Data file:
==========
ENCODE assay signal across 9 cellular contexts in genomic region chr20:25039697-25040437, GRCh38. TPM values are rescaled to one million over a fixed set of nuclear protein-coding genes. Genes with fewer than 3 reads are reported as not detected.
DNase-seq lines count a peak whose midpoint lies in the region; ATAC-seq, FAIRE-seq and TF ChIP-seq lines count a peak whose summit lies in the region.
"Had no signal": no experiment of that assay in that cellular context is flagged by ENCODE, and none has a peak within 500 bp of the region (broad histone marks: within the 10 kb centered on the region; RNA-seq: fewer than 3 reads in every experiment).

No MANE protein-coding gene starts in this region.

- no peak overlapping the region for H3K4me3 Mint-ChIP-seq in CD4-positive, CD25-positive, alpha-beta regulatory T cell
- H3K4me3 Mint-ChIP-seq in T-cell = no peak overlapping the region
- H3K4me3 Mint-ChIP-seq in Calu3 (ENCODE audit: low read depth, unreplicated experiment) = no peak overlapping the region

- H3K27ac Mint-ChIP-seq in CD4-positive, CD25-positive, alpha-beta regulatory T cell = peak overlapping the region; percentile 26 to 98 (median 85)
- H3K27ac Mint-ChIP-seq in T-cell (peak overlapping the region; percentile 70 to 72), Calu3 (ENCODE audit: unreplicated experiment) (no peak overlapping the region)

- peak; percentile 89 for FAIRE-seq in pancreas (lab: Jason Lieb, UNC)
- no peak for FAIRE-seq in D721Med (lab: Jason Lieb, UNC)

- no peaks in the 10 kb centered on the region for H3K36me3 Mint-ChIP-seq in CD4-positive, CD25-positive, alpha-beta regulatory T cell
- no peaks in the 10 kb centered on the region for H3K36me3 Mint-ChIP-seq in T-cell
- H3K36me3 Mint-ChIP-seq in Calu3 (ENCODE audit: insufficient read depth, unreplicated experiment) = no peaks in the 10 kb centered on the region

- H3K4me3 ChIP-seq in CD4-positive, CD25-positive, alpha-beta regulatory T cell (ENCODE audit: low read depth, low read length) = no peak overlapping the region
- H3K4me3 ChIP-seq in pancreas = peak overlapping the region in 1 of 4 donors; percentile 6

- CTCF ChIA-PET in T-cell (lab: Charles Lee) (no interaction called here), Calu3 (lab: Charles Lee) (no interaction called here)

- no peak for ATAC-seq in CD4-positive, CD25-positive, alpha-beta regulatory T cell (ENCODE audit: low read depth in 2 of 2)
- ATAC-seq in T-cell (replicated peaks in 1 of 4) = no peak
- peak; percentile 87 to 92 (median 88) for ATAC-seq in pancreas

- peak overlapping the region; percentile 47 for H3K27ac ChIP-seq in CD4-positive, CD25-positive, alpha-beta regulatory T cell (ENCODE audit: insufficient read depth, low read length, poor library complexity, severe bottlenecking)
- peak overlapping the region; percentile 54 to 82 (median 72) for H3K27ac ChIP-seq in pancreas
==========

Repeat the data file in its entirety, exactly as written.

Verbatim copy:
ENCODE assay signal across 9 cellular contexts in genomic region chr20:25039697-25040437, GRCh38. TPM values are rescaled to one million over a fixed set of nuclear protein-coding genes. Genes with fewer than 3 reads are reported as not detected.
DNase-seq lines count a peak whose midpoint lies in the region; ATAC-seq, FAIRE-seq and TF ChIP-seq lines count a peak whose summit lies in the region.
"Had no signal": no experiment of that assay in that cellular context is flagged by ENCODE, and none has a peak within 500 bp of the region (broad histone marks: within the 10 kb centered on the region; RNA-seq: fewer than 3 reads in every experiment).

No MANE protein-coding gene starts in this region.

- no peak overlapping the region for H3K4me3 Mint-ChIP-seq in CD4-positive, CD25-positive, alpha-beta regulatory T cell
- H3K4me3 Mint-ChIP-seq in T-cell = no peak overlapping the region
- H3K4me3 Mint-ChIP-seq in Calu3 (ENCODE audit: low read depth, unreplicated experiment) = no peak overlapping the region

- H3K27ac Mint-ChIP-seq in CD4-positive, CD25-positive, alpha-beta regulatory T cell = peak overlapping the region; percentile 26 to 98 (median 85)
- H3K27ac Mint-ChIP-seq in T-cell (peak overlapping the region; percentile 70 to 72), Calu3 (ENCODE audit: unreplicated experiment) (no peak overlapping the region)

- peak; percentile 89 for FAIRE-seq in pancreas (lab: Jason Lieb, UNC)
- no peak for FAIRE-seq in D721Med (lab: Jason Lieb, UNC)

- no peaks in the 10 kb centered on the region for H3K36me3 Mint-ChIP-seq in CD4-positive, CD25-positive, alpha-beta regulatory T cell
- no peaks in the 10 kb centered on the region for H3K36me3 Mint-ChIP-seq in T-cell
- H3K36me3 Mint-ChIP-seq in Calu3 (ENCODE audit: insufficient read depth, unreplicated experiment) = no peaks in the 10 kb centered on the region

- H3K4me3 ChIP-seq in CD4-positive, CD25-positive, alpha-beta regulatory T cell (ENCODE audit: low read depth, low read length) = no peak overlapping the region
- H3K4me3 ChIP-seq in pancreas = peak overlapping the region in 1 of 4 donors; percentile 6

- CTCF ChIA-PET in T-cell (lab: Charles Lee) (no interaction called here), Calu3 (lab: Charles Lee) (no interaction called here)

- no peak for ATAC-seq in CD4-positive, CD25-positive, alpha-beta regulatory T cell (ENCODE audit: low read depth in 2 of 2)
- ATAC-seq in T-cell (replicated peaks in 1 of 4) = no peak
- peak; percentile 87 to 92 (median 88) for ATAC-seq in pancreas

- peak overlapping the region; percentile 47 for H3K27ac ChIP-seq in CD4-positive, CD25-positive, alpha-beta regulatory T cell (ENCODE audit: insufficient read depth, low read length, poor library complexity, severe bottlenecking)
- peak overlapping the region; percentile 54 to 82 (median 72) for H3K27ac ChIP-seq in pancreas